Oct 18, 2007 9:39 pm
My brother has purchased a block of land and had a Porter Davis employee to oversee the block to see if they are willing to build on it - It turns out that they are not prepared to due to it having 'Slope'
I am definitely not a builder nor do I claim to know a thing about building but this 'Slope' I cannot see. I am totally clueless
What do they classify as 'Slope'???
Are there many other competitive companies who scrutinize the blocks to this degree or is it a Porter Davis thing
Anyone been in this situation? if so, what did you end up doing?
His heart was set on a certain design with PD and now that they are refusing to build on this block I guess it leaves him no choice but to 1) sell the block or 2) find another builder.
Re: PORTER DAVIS refusing to build on a block3
Oct 18, 2007 9:50 pm
First time I’ve heard this one…..I’d say there’s another reason other than the so called SLOPE.
Why doesn’t your brother just use the plan, modified of course, changing a few things around on the plan…….and making it his own?
I didn’t say that …….OK! Just forget I said that!
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Re: PORTER DAVIS refusing to build on a block4
Oct 18, 2007 10:02 pm
It's what is known as cookie cutter business.
If you vary from the - we always do this sort of site - and if you go away from that - then you start to loose money because you never know where your costs went - how to estimate it - and your will contractos will start to complain etc etc
So a sloping block - is not in their cookie cutter model - so they avoid it.
Re: PORTER DAVIS refusing to build on a block5
Oct 18, 2007 10:03 pm
Hi Amber27, this is pretty standard with volume builders. With our builder "H" you are allowed a maximum of 2m of fall over the building site. This means the back corner of the house to the opposite front corner of the house.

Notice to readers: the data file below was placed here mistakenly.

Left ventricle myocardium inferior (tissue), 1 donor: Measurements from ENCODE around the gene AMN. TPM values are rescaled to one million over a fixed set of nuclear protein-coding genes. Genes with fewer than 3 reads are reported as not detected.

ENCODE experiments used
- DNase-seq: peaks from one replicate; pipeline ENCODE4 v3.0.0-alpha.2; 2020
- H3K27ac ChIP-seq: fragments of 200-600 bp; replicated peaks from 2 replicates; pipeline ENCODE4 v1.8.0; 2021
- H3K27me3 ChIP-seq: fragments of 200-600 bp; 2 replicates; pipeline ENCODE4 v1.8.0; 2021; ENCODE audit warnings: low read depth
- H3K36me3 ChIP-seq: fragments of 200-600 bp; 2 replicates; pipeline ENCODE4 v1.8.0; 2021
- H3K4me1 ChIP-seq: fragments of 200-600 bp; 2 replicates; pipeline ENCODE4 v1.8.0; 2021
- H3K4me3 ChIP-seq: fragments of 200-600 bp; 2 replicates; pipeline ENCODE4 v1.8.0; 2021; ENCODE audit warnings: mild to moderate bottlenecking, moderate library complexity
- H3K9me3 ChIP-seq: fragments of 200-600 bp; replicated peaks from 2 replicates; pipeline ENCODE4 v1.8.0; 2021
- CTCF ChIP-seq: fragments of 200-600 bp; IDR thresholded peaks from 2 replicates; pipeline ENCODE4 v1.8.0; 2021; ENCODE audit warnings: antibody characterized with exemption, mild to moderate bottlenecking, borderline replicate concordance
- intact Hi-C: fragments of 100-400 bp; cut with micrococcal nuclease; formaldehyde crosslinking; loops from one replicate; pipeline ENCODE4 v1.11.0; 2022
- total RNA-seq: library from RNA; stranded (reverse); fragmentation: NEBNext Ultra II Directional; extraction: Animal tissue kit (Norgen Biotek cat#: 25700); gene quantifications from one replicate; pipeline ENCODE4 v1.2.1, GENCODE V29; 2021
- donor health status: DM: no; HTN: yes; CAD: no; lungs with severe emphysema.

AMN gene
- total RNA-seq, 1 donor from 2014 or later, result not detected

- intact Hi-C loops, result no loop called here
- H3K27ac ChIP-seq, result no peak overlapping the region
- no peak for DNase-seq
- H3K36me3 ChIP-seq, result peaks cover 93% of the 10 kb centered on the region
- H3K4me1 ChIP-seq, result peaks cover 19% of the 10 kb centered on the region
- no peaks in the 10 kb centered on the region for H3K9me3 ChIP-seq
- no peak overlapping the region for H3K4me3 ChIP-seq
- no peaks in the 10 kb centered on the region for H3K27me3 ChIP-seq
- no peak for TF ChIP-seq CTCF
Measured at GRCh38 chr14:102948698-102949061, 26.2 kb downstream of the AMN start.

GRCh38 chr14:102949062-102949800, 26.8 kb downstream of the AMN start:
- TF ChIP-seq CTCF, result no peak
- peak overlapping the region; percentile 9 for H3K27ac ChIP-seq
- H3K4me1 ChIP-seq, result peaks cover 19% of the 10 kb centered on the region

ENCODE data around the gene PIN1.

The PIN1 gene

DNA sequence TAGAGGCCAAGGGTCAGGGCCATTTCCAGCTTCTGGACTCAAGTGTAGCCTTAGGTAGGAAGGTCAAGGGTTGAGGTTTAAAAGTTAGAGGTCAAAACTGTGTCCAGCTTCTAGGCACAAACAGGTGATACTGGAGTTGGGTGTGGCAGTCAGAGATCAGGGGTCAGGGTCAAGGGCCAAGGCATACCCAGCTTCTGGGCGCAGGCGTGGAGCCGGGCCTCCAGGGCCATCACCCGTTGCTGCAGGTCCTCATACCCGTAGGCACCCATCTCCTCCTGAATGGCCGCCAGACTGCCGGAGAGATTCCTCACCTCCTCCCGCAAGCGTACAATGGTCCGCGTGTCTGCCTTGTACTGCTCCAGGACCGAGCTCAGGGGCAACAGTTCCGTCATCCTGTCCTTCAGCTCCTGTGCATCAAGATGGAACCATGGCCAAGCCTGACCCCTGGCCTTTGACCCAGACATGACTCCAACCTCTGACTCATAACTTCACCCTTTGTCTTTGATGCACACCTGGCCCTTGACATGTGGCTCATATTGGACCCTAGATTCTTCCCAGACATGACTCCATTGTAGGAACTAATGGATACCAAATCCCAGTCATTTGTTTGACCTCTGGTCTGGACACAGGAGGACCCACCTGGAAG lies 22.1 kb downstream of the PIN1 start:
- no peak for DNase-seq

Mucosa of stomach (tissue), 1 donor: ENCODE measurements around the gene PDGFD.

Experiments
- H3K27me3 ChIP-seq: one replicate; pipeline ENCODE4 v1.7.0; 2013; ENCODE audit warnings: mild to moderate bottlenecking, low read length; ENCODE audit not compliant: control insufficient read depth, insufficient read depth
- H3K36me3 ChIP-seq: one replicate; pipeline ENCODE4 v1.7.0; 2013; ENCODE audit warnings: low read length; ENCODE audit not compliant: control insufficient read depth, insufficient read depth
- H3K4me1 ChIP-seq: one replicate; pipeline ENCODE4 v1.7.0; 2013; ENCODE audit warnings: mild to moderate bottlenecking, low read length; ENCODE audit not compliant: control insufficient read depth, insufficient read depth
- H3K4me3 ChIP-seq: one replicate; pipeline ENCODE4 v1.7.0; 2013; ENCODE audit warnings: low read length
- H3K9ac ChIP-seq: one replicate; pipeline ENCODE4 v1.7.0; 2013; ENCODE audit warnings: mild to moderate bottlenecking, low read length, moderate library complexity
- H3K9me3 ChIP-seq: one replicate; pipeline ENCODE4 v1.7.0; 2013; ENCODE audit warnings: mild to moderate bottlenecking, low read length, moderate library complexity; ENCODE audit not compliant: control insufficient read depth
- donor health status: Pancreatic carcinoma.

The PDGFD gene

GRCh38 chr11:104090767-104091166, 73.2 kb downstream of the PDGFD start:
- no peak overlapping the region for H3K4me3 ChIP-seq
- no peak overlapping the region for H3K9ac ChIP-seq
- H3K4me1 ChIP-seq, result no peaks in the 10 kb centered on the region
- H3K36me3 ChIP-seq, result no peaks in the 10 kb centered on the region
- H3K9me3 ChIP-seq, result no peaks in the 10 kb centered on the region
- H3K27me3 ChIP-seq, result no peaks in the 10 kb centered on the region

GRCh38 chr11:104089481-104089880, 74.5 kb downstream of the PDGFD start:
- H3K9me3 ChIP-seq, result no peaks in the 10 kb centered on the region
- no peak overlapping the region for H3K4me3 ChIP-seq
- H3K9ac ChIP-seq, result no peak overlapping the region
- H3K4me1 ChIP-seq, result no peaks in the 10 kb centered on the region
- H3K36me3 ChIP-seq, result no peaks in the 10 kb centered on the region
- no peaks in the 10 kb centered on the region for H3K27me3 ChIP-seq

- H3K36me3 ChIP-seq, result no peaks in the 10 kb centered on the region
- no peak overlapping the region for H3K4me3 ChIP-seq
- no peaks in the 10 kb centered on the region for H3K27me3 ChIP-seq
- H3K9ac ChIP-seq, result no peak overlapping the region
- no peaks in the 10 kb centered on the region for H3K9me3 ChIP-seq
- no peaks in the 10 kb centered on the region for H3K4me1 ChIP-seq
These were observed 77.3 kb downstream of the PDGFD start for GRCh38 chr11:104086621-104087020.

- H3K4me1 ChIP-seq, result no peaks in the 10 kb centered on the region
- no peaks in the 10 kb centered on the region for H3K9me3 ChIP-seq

Ours is a fairly flat block, but ended up being a 800mm fall over the building area. The standard allowance is usually around 300mm, which is basically a dead flat block of land. And it can costs many 10's of 000's extra to build on such a block, if they say yes.
"H" sales reps always said call us before buying ANY block & he will advise us whether they can build on it or not... One sales guy said he had had 5 enquiries from 5 different propsective clients who wanted one particular block, but he had to tell all 5 that they couldn't build because they had over 2m of fall over the building area.
Also the major builders usually only build on slabs, which makes it a bit easier for them. The smaller builders will give you flexibility and then there are some builders that specialise in sloping blocks, eg. L.P. Warren homes in Melbourne... But i'm sure it would not be at the same sort of prices as the volume builders.
What is the slope on the block.. They should have it in a soil report.
Re: PORTER DAVIS refusing to build on a block6
Oct 18, 2007 10:13 pm
We liked one of the PD plans, but they refused to build on our land at all because we are in an established area (on their map it was the "grey"area) the sales lady said that they don't like to build in our area because of existing powerlines and schools!!!!
Needless to say we walked straight out of there!
I'm with Michelle on this one
-Bought house in Melbourne inner burbs, knocked it down & now...we are owner builders! Completed OB project and moved in to our new home with our new baby in May 2009!
Re: PORTER DAVIS refusing to build on a block12
Oct 23, 2007 3:39 pm
We had the same problem with Henley refusing to build on our block (see our blog for more details). Once you know the slope you are dealing with, it will be easier in terms of finding out pretty quickly whether a builder will build on it or not. We despaired that we might not find a volume builder who was willing, but we did! Get your brother to shop around!
Re: PORTER DAVIS refusing to build on a block13
Oct 27, 2007 9:54 pm
IF they are desparate to use PD maybe they should have the block benched and then go back to PD???
Im sorry may I please ask what ''Benched" is?
Cant you all tell that building is certainly not my Fort'e
Re: PORTER DAVIS refusing to build on a block14
Oct 31, 2007 9:52 am
Re: PORTER DAVIS refusing to build on a block15
Oct 31, 2007 10:08 am
Building certainly isn't my forte either.
Benched would mean earthworks to make your block flat - imagine a landscaped / contoured garden beds, but instead of rounded it has stepdown type benches.
Thankyou so very much. After seeing that photo I can visualise what a benched block looks like.
Thankyou once again
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